A few months later, I moved back to the States. Albuquerque was a world away from Amsterdam. There was a Dutch TA in the journalism department at UNM where I was finishing my bachelor’s degree, and I enjoyed talking to him in the hallways and hearing his Dutch accent. After my first semester in New Mexico, he moved back to the Netherlands, and I had no other connection to the country that had felt so much like home to me. I somewhat lost touch with many of my Dutch friends and classmates, only sending sporadic Facebook or Instagram messages. Between the eight-hour time difference and being busy with school, work, and family, it was hard to keep any meaningful connections when we were now so far away from each other.
I have now been back in the States longer than I lived in the Netherlands, and regrettably, I’ve let my Dutch language skills fall to the wayside. I recently watched The Forgotten Battle on Netflix, or De Slag om de Schelde in Dutch. The World War II movie takes place in the Dutch province of Zeeland, and the main characters speak Dutch and German. I was disappointed to find that I could not understand any of the Dutch dialogue without subtitles. If understanding a new language is like learning to do magic, then forgetting that language is like losing your power.
Of course, I am not Dutch at all, not by ethnicity or nationality. In fact, more than once, I was reminded that I was a foreigner there when I was stopped on the street and asked where I was really from—they didn’t believe that a half Korean woman was really from the U.S. Rude, racially-charged questions aside, I enjoyed my time in the Netherlands learning about the culture and history, and I will forever be grateful for my Dutch teacher who was patient with my dismal Dutch skills in the beginning. Realizing that I’ve lost the ability to understand Dutch is devastating, but the language was never “mine.”
I wonder if my mother, a Korean adoptee, felt a similar sense of loss when she visited Seoul a few years ago. It was her first time in Korea since she was adopted as an infant, and she couldn’t understand anything. She told me how she would simply shake her head and explain in English that she didn’t speak Korean when someone approached her to ask a question or tell her something. Dutch people were impressed that I could understand them though I didn’t look like them. For my mom, it was the exact opposite in Korea. For her, it wasn’t like losing magic powers she had spent time learning, as I had with Dutch—it was being denied the powers which were her birthright. She lost that magic before she even knew she had it.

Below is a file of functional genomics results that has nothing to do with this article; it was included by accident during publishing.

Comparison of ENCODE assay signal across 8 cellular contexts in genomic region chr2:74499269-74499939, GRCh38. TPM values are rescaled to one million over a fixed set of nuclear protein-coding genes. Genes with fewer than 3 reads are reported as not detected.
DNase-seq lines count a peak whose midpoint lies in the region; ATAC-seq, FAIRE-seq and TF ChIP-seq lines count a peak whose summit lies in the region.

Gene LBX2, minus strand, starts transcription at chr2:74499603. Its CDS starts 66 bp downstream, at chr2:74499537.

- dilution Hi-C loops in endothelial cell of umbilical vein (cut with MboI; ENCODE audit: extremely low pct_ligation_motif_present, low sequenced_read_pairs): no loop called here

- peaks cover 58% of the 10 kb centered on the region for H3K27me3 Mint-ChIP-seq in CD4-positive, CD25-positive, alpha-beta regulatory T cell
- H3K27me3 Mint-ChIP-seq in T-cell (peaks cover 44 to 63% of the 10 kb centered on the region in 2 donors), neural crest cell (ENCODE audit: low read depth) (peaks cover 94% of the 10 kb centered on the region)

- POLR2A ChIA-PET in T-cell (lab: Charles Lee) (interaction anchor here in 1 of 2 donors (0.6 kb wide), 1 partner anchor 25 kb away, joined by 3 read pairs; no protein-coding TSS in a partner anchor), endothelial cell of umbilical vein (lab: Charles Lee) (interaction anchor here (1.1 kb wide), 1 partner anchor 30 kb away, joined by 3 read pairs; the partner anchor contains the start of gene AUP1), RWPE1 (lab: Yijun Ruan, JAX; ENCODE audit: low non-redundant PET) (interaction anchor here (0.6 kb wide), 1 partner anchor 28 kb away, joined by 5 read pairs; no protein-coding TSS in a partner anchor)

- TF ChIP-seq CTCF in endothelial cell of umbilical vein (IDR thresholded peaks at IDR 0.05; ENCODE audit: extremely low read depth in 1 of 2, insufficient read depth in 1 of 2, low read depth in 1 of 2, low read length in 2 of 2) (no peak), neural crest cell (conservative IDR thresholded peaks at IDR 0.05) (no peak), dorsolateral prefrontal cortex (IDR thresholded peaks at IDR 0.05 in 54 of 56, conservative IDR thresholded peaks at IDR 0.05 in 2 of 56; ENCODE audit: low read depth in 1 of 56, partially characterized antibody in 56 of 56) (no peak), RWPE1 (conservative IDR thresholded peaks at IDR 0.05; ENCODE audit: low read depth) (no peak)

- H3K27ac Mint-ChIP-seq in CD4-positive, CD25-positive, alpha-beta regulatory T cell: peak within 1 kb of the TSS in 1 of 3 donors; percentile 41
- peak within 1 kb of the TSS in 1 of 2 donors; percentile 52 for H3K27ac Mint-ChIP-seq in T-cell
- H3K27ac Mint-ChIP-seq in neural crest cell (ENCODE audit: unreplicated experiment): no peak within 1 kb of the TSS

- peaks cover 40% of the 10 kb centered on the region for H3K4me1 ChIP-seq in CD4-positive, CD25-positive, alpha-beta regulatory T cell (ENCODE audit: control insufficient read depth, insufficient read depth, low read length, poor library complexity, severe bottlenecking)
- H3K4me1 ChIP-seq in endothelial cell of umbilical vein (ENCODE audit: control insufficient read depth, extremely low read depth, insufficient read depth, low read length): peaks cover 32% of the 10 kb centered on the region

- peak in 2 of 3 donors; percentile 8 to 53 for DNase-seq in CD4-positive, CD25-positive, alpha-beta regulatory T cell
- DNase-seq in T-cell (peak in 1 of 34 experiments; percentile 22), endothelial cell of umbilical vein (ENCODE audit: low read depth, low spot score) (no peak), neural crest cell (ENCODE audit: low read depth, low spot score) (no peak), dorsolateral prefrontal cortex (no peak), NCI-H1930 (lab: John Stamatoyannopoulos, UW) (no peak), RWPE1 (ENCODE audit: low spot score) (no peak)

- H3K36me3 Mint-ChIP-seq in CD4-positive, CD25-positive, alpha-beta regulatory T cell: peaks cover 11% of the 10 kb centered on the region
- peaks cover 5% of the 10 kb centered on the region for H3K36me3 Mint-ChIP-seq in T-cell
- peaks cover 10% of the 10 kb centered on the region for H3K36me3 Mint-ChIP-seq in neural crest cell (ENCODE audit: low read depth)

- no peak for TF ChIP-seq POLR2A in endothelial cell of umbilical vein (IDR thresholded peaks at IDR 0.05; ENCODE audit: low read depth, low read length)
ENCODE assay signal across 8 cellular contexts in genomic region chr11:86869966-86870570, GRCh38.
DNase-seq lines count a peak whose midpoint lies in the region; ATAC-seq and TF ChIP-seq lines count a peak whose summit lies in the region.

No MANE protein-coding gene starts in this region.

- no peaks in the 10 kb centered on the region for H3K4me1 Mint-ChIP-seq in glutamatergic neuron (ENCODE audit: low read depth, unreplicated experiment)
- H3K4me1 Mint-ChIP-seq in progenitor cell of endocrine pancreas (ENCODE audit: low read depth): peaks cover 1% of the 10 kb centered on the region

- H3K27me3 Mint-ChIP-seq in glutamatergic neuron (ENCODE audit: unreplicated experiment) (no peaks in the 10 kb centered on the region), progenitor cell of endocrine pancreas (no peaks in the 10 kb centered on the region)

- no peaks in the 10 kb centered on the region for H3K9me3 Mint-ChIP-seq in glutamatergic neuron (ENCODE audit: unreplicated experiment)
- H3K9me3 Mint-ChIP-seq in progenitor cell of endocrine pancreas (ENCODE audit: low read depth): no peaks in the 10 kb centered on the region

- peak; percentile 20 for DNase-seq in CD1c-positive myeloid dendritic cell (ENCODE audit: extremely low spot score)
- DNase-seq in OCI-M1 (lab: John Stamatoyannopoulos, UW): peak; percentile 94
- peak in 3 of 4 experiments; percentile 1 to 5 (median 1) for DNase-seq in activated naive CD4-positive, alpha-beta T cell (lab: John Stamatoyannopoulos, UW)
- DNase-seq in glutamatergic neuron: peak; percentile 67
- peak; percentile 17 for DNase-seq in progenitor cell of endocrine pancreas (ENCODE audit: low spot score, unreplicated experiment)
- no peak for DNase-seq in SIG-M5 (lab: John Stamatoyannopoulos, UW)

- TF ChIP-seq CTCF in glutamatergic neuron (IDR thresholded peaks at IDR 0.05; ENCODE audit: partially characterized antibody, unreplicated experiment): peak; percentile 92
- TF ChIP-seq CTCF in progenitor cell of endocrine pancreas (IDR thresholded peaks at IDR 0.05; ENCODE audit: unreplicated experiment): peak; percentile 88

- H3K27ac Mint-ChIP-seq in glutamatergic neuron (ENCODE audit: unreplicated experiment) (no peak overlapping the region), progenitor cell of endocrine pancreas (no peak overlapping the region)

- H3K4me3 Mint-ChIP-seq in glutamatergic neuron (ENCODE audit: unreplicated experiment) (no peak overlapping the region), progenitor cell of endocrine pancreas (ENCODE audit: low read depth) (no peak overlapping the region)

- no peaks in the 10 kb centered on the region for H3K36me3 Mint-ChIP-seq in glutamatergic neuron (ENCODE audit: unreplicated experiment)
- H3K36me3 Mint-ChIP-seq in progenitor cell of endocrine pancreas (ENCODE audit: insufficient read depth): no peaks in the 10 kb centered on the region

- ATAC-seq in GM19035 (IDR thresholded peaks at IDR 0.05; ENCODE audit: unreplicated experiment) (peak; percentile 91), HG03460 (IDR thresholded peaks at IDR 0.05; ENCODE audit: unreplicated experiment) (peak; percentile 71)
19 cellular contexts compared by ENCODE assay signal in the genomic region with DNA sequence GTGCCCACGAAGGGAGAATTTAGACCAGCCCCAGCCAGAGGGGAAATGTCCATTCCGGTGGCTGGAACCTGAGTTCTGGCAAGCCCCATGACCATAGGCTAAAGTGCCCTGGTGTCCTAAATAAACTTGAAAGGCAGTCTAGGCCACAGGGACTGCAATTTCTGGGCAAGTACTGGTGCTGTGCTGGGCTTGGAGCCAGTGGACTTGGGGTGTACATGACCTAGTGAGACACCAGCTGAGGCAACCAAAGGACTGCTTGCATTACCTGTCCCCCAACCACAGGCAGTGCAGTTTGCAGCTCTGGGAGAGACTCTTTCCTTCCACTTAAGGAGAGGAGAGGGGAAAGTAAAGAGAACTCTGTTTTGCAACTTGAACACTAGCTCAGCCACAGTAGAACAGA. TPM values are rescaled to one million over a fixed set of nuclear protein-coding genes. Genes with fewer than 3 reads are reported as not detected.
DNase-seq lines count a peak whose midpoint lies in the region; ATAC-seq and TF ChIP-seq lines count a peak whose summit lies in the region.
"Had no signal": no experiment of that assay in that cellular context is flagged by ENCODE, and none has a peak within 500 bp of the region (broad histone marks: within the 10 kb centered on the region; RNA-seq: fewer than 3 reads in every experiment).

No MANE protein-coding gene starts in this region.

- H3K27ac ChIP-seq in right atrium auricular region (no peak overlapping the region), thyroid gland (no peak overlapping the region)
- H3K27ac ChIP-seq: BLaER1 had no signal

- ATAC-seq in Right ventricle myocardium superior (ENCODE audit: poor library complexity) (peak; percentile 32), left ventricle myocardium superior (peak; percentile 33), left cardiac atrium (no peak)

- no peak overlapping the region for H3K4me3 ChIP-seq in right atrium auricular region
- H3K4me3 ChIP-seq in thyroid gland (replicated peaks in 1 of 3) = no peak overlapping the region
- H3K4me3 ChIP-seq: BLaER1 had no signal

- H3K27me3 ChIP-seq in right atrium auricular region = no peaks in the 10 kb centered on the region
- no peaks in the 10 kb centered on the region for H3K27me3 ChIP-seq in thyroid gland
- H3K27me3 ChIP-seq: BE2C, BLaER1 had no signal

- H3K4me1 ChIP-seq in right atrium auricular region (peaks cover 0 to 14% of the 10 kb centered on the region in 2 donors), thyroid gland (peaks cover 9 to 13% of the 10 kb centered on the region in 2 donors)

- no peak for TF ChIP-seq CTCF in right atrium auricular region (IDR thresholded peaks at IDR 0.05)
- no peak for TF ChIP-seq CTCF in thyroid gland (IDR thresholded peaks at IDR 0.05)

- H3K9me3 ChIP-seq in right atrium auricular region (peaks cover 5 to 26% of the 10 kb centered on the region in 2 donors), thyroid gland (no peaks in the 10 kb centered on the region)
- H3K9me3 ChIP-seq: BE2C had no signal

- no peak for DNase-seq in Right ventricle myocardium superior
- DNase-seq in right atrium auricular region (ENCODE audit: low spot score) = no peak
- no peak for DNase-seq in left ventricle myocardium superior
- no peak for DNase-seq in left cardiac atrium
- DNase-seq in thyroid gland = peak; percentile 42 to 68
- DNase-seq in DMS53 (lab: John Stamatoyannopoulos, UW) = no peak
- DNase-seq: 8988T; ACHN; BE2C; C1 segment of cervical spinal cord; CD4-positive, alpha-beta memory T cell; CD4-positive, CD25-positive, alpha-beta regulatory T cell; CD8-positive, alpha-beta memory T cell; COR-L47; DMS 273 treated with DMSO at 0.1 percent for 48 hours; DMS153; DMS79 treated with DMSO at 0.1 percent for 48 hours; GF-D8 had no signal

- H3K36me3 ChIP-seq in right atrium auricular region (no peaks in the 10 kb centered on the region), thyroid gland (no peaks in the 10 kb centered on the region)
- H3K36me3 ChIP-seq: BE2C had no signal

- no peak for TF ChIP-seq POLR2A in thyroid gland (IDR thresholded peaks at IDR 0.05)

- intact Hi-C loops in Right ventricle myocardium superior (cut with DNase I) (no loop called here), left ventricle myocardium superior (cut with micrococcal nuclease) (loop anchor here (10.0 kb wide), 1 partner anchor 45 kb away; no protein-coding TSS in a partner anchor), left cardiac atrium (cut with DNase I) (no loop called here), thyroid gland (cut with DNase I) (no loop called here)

Korean was supposed to be our native tongue. My mom jokes that she’s waiting for the “Korean language gene” to kick in every time she watches a K-drama or a cooking show about Korea. It’s strange to think that her birth parents—my grandparents—would have spoken a completely different language. They likely wouldn’t be able to understand us if we ever found them. As much as I love Korean food, K-dramas, and K-pop, the fact that I can’t speak Korean makes me feel painfully disconnected from the culture.
“Maybe one of these days, if I listen to it enough, it’ll just click,” my mom says.
I wish that were how that worked. I’ve watched enough K-dramas and listened to enough K-pop that if there were such a thing as a Korean language gene that turns on if you just listen to the language enough, I would be fluent by now. Of course, repeated exposure to a language is a good start to learning it. Hearing the cadence and flow of the words and sentences, even without understanding many (or any) of them, gives you a sense of how conversations in that language are supposed to sound.
I’ve made more of an effort in the last few years to learn Korean. I picked up Spanish and Dutch fairly easily in high school, but Spanish and Dutch use the same alphabet as English. There are also thousands of English/Spanish and English/Dutch cognates, so even when I struggled to read or understand a sentence, I could usually figure it out based on the words that sounded like English.